It’s too bad America’s best ally in the Middle East has to deal with this empty suit in the White House. With the entire rest of the world in full throated outrage over the terrorist ambush - and it has been for more than 24 hours - we have yet to hear from the man who is ostensibly the Commander in Chief and has been constitutionally delegated to make our foreign policy.
Where the hell is the President of the United States?
Sure, he’s on vacation and all - must recharge the batteries after all those exertions on behalf of - well - some of the people anyway. But you would think that even Barack Obama could find the time between pick up basketball games and pleasant naps on the holiday weekend to personally issue a statement on a matter of war and peace - especially one involving an ally he swears he supports.
Ominously, the reason for this dearth of presidential interest may, in fact, be a not so subtle message that the US is about to turn on its beleaguered ally and join most of the rest of the world in ignoring the facts and pretending that Hamas has any legitimate claim to being an aggrieved party, and that the organization that funded these “peace” activists was a designated terrorist outfit.
Meanwhile, our State Department didn’t take the holiday off - although judging by the pablum they put out on the incident, perhaps they should have:
The United States deeply regrets the tragic loss of life and injuries suffered among those involved in the incident today aboard the Gaza-bound ships. We are working to ascertain the facts, and expect that the Israeli government will conduct a full and credible investigation.
The United States remains deeply concerned by the suffering of civilians in Gaza. We will continue to engage the Israelis on a daily basis to expand the scope and type of goods allowed into Gaza to address the full range of the population’s humanitarian and recovery needs. We will continue to work closely with the Government of Israel and the Palestinian Authority, along with international NGOs and the UN, to provide adequate access for humanitarian goods, including reconstruction materials, through the border crossings, while bearing in mind the Government of Israel’s legitimate security concerns. However, Hamas’ interference with international assistance shipments and work of nongovernmental organizations, and its use and endorsement of violence, complicates efforts in Gaza. Mechanisms exist for the transfer of humanitarian assistance to Gaza by governments and groups that wish to do so. These mechanisms should be used for the benefit of all those in Gaza.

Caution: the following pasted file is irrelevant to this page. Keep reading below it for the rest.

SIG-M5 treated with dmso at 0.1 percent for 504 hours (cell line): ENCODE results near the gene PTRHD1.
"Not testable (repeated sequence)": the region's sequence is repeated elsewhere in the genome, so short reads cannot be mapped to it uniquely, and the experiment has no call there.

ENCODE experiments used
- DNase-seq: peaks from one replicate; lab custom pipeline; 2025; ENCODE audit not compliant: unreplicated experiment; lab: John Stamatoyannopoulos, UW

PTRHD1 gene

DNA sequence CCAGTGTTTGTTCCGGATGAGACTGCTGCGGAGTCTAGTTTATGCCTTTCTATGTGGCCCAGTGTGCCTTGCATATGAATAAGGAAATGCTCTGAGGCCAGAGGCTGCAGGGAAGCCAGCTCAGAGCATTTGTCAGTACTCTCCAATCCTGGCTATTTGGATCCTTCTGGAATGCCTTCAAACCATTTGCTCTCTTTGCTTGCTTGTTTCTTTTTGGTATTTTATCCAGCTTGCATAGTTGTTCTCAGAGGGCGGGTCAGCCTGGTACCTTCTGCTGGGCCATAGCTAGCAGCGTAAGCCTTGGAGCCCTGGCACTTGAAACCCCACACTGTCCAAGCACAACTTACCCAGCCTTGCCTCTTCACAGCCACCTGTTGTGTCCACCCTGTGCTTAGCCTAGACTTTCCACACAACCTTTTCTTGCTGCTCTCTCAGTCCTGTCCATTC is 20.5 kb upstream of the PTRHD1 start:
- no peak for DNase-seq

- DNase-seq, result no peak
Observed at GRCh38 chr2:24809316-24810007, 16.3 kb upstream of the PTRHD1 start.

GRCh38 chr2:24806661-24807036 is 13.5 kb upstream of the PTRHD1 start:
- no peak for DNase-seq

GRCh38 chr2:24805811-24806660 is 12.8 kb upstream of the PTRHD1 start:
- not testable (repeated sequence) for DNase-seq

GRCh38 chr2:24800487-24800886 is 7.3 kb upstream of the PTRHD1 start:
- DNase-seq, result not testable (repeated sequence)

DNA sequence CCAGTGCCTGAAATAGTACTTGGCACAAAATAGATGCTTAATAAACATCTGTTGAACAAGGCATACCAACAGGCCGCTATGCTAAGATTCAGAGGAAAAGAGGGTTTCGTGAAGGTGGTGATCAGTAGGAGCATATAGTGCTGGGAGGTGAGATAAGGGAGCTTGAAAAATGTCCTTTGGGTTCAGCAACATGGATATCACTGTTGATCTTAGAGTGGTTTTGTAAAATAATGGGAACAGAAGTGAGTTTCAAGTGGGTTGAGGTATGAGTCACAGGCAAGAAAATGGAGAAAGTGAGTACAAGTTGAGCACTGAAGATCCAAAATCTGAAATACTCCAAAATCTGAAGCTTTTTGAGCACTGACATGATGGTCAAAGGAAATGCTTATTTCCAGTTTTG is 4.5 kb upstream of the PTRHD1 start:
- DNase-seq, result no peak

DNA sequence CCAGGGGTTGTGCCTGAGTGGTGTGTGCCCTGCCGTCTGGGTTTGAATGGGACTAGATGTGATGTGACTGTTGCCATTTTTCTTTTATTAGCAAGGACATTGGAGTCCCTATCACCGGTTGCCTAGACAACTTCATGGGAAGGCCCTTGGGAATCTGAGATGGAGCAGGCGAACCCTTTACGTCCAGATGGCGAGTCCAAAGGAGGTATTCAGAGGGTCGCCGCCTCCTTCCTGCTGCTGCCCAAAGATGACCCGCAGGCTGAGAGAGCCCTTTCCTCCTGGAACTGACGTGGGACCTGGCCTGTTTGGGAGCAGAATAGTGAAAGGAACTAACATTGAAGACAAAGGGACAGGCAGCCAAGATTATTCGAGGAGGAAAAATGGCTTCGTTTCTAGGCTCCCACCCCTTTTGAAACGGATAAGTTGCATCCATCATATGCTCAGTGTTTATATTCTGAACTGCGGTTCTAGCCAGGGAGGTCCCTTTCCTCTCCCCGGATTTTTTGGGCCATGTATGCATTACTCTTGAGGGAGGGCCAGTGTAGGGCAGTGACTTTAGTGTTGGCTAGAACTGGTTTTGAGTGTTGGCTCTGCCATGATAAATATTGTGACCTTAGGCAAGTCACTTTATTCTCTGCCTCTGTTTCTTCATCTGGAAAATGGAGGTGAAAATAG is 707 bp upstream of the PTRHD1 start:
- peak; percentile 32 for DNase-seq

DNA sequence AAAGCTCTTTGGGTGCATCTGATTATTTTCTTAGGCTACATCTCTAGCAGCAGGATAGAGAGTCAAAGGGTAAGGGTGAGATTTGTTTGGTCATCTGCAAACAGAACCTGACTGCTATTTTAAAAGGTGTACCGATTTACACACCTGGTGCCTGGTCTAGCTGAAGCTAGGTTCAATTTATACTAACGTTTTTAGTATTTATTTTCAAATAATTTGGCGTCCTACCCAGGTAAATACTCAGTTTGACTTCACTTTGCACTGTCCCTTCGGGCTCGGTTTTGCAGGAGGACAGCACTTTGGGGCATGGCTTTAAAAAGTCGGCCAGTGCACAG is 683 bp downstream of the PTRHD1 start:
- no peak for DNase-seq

Ultimately, this incident underscores the need to move ahead quickly with negotiations that can lead to a comprehensive peace in the region.
But on the White House website ? Not a whisper. Not a blog post. Nothing. This is to be expected. It takes time to craft a statement that stabs your best ally in the back without making it appear that you are doing so.
Jake Tapper is reporting that “there won’t be any daylight between the US and Israel in the aftermath of the incident on the flotilla yesterday…”
I will believe that when I see it. In fact, the administration is hanging their hat on the Security Council statement released late last night. Sources are bragging to Tapper how they diluted the statement so that blame for the incident is vague. But the statement still makes no mention of the reason for the blockade - that, what the Council demands as far as the “unimpeded provision and distribution of humanitarian assistance throughout Gaza…” would result in Hamas receiving an avalanche of arms from their friends in Tehran and Damascus. One need only look at the Hezballah resupply following their war with the Jewish state under the noses of UNIFIL to understand the Israeli’s concern.
And the statement makes it clear that it is setting Israel up for another “Goldstone Moment” where Tel Aviv’s own investigation of the incident will be declared invalid and another, “impartial” investigation undertaken by the UN will no doubt finger the real culprits in the incident.
Who do you think that might be?
This blog post originally appears on The American Thinker.